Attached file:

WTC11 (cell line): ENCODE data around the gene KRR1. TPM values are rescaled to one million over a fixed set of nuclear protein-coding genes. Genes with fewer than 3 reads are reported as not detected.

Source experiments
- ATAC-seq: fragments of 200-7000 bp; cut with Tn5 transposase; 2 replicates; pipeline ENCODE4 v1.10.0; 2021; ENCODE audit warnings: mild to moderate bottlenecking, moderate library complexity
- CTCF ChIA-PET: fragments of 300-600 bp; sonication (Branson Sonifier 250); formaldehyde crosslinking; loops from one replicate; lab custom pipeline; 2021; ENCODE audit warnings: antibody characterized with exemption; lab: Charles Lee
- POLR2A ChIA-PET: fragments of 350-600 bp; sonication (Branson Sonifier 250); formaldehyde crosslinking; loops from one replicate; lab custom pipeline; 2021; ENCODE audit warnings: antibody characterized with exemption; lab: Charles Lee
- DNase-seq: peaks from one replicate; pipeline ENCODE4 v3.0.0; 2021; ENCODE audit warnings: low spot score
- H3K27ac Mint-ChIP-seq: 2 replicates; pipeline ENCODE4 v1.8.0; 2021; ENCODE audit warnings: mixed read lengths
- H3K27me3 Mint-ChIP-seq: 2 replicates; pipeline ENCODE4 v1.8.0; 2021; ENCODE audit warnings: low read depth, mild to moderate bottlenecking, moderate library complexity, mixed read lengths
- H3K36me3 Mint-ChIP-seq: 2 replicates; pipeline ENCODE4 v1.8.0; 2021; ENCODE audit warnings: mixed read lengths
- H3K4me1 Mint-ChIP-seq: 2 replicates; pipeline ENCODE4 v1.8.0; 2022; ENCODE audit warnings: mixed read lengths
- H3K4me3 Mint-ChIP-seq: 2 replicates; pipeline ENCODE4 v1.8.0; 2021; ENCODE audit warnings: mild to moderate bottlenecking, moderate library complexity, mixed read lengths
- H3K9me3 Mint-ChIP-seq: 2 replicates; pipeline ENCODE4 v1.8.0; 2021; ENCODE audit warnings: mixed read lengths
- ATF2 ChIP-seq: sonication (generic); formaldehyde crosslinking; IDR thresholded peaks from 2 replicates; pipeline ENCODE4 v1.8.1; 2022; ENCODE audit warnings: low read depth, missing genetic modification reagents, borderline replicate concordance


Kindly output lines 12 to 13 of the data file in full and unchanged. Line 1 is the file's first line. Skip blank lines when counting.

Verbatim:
- H3K9me3 Mint-ChIP-seq: 2 replicates; pipeline ENCODE4 v1.8.0; 2021; ENCODE audit warnings: mixed read lengths
- ATF2 ChIP-seq: sonication (generic); formaldehyde crosslinking; IDR thresholded peaks from 2 replicates; pipeline ENCODE4 v1.8.1; 2022; ENCODE audit warnings: low read depth, missing genetic modification reagents, borderline replicate concordance